The lives of early Japanese and Chinese settlers in British Columbia have come to define the Asian experience in Canada. Yet many Chinese men did not seek their destiny on British Columbia, but followed the railway east, settling in small Prairie towns and cities.
The Way of the Bachelor documents the religious beliefs and cultural practices that sustained and leant meaning to Chinese bachelors in Manitoba. In the absence of women and family, these men opened the region’s first laundries and, by the turn of the twentieth century, developed a new kind of restaurant – the Chinese cafe. They maintained their ties to the Old World and negotiated a place for themselves in the new through a process called Dao – the way of the bachelor. At cafes and restaurants, churches and Christians associations, and the offices of the Chinese Nationalist Party, bachelors fostered a vibrant homosocial culture based on friendship, everyday religious practices, the example of Sun Yat-sen, and the sharing of food.
This fascinating exploration of the intersection of gender, migration, and religion in small Prairie towns and cities broadens our understanding of the Chinese quest for identity in North America. With a Foreword by the Honourable Inky Mark, former Member of Parliament for Dauphin-Swan River-Marquette.
- 2015, Winner - Canadian Society for the Study of Religion First Book Prize
- 2011, Winner - Manitoba Day Award, Association for Manitoba Archives
The Way of the Bachelor is a beautiful, deeply moving portrait of the lived experience of Chinese immigrants in Manitoba. Through carefully nuanced historical and ethnographic analyses, Marshall explores the everyday practices and rituals through which these immigrants defined and transformed their relationships to each other and their community. Her book opens up a host of new perspectives on Chinese religions in practice and on the immigrant experience.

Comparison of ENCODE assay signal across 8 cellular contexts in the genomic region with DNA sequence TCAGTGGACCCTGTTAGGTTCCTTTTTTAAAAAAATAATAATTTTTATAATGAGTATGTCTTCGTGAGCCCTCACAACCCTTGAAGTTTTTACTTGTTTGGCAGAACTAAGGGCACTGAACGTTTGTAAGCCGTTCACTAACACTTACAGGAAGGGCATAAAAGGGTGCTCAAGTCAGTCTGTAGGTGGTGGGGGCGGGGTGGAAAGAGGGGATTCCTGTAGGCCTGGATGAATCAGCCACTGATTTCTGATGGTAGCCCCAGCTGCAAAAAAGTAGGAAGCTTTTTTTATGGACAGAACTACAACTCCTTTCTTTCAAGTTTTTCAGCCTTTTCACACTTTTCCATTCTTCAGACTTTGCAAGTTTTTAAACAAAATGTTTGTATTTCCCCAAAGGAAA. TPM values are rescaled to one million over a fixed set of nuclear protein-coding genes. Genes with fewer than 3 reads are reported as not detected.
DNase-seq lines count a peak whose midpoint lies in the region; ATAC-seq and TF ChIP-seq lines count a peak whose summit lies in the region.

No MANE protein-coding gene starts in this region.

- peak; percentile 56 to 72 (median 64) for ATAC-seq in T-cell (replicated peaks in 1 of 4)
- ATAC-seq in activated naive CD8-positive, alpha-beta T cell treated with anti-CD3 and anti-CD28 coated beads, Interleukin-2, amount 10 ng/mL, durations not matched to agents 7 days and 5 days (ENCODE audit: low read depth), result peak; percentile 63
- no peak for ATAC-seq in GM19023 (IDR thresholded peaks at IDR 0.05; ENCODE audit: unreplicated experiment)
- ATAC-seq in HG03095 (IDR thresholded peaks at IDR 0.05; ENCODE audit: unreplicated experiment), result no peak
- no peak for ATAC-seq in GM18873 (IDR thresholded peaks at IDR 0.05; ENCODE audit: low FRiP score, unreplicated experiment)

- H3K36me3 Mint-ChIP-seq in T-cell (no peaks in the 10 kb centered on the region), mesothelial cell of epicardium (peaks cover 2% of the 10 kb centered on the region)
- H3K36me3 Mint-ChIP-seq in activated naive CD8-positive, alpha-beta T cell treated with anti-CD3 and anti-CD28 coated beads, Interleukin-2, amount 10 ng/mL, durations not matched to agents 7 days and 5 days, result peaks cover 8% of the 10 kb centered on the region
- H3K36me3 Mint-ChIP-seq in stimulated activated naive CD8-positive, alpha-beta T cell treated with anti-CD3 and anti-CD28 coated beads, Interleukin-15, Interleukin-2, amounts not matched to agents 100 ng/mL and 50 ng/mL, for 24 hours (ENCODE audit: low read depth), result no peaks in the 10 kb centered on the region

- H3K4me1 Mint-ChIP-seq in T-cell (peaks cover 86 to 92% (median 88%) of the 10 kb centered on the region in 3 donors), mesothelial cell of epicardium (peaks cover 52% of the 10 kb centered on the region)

The Way of the Bachelor enriches our understanding of the Chinese immigrant experience by drawing attention to the life of these new Canadians outside of coastal areas or large urban centres. The harsh environment of the prairies and the paucity of population provided a unique social context for Chinese immigrants. Marshall provides an intimate and moving portrayal of the lives of these individuals, drawing on local newspapers, interviews, and various archival materials. Her book will be appreciated by scholars, while being very accessible to students and general readers.
1 Christianity and the Manitoba Kuomintang
2 The Western Manitoba Laundry
3 The Western Manitoba Restaurant
4 Chinese Food and Identity
5 The Religion of Chinese Manitobans and KMT Confucianism
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